1. Oh, “Dexter”, I get it.

      2. I couldn’t get into Breaking Bad either, but for entirely different reasons. I thought that the anguish offer killing the second guy seemed realistic enough. I imagine that it would be easy to come to the conclusion that killing the guy is what you need to do, but I don’t think that most people who have never really had to use violence would have such an easy time killing a person.

      3. Only in the movies do people anguish that much over killing someone who almost killed them.

        Well. Fucking. Said.

        1. How many people have you had to kill?

          I don’t mean to be snarky, but I imagine it must be hard to say how you would feel about such a situation unless it happens to you. I am pretty sure I would not hesitate to kill someone to defend myself or a loved one, but to kill someone after the fact who poses no immediate threat I can only imagine woudl be a whole different thing. Maybe I’m a wuss, or maybe you and John and MNG are cold, hard, motherfuckers. But I think that you overstate the case for how easy it would be for most people to kill, even if intellectually they knew that it was their only real option.

          1. I don’t mean to be snarky, but I imagine it must be hard to say how you would feel about such a situation unless it happens to you. I am pretty sure I would not hesitate to kill someone to defend myself or a loved one, but to kill someone after the fact who poses no immediate threat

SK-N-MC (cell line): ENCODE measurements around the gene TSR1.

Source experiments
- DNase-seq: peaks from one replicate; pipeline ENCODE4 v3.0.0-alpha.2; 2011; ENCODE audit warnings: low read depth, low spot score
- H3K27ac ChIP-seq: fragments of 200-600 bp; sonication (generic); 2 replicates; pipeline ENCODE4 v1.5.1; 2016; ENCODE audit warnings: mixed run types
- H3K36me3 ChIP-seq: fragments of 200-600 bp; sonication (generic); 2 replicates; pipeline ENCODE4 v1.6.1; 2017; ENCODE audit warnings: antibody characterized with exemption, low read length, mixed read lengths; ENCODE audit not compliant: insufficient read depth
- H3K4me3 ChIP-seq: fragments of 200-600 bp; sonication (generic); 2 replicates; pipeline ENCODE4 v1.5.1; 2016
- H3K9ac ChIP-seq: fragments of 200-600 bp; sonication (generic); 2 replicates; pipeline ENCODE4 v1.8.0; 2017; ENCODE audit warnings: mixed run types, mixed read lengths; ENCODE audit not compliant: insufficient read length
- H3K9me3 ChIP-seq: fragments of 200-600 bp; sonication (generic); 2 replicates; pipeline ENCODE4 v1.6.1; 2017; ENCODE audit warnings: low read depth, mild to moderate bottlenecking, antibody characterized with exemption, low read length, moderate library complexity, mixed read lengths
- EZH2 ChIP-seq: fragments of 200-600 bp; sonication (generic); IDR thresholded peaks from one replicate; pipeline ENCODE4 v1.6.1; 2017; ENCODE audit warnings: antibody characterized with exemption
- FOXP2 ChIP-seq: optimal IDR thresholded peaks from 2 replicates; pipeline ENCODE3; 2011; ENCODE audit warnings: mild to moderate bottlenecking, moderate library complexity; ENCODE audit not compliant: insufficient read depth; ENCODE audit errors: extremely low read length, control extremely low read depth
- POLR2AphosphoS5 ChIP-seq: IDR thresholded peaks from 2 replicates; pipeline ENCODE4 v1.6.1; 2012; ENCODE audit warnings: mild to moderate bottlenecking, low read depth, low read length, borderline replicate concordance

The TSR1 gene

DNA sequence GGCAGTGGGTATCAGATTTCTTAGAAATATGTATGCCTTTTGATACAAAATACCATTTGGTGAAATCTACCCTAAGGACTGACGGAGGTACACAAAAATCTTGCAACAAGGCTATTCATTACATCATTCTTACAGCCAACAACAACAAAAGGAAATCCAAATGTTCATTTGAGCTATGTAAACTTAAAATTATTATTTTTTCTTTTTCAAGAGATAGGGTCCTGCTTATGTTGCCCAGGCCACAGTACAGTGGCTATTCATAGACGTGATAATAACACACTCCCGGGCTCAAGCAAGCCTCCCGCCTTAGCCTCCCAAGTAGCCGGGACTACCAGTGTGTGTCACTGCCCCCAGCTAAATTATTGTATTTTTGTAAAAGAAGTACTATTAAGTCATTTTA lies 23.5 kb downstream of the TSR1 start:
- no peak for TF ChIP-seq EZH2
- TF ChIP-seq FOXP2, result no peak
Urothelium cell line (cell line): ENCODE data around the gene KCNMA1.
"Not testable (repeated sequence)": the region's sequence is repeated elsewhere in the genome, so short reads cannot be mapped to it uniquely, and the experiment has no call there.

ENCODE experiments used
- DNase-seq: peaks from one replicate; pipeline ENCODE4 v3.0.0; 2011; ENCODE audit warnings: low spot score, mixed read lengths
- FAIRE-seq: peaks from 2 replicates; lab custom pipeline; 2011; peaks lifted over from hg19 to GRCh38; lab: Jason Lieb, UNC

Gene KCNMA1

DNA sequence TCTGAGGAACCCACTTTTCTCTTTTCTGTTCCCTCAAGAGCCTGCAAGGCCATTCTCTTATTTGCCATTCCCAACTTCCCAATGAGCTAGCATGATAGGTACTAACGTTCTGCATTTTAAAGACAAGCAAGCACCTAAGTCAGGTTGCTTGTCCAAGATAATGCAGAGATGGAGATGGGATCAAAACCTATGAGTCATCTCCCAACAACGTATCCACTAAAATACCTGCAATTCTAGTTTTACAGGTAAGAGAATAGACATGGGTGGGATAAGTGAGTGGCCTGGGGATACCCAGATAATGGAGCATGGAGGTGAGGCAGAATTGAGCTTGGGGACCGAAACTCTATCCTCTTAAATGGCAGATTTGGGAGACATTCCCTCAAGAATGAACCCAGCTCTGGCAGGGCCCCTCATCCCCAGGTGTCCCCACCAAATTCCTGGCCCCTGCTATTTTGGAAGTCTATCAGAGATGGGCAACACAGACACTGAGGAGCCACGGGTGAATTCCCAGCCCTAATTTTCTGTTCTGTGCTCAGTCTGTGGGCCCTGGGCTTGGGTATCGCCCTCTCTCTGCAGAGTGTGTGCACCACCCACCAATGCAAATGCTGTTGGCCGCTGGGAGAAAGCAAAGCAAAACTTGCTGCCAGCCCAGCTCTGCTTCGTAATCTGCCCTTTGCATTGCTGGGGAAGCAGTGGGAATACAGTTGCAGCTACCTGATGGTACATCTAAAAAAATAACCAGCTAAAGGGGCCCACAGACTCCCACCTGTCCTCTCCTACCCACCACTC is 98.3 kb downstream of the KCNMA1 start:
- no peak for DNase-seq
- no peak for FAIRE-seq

I think maybe that’s the crux of the problem. I interpreted MNG’s comment to assume: “And is going to continue to try to kill you from hereon out”.

            Maybe I’m a wuss, or maybe you and John and MNG are cold, hard, motherfuckers.

            Speaking only for myself, no. And that’s not the point. I don’t believe that self defense makes one a cold, hard, motherfucker.

            In fact, I’ve had many a gen-x style conversation with my friends about how we would do thus and so in the zombie apocalypse, and we all agreed that it would be very hard to survive around other cold, hard, motherfuckers who you thought might be dangerous or were willing to shoot you first. Because we’re not the types who shoot other people first thinking they might be a danger– shorter: playing defense sucks.

            But using the made up situation in the movie and taking it at face value, it always seems the characters’ apprehension about killing someone who we, the viewer knows already tried to kill you and will continue to do so throughout the film… just seems unrealistic.

            I’m also not going to comment on the method of killing someone. Because I’m not a cold, hard, motherfucker. I just play one on tv.

            1. I suppose the perception of the immediacy of the threat is the major factor. Never having been in a situation where I thought someone would try to kill me, I can really only speculate.

            2. And to clarify, the “cold hard motherfucker” bit was about killing the guy tied up in the basement. I think that most normal people would be quite able to kill in self defense.

              1. Context is everything.

                If I caught some guy anally raping my 9-yo daughter and I overpowered him and got him tied up, it would be very hard for me not to kill him… while he was tied up.

                But god willing I’ll never face that test.

        2. This internet tough guy stuff is hilarious.

          John, MNG, Paul – you are all so full of it.

    2. Meh, I kinda liked the Coney Island thing because of the way they reveal at the end that was really the important footage the government was interested in.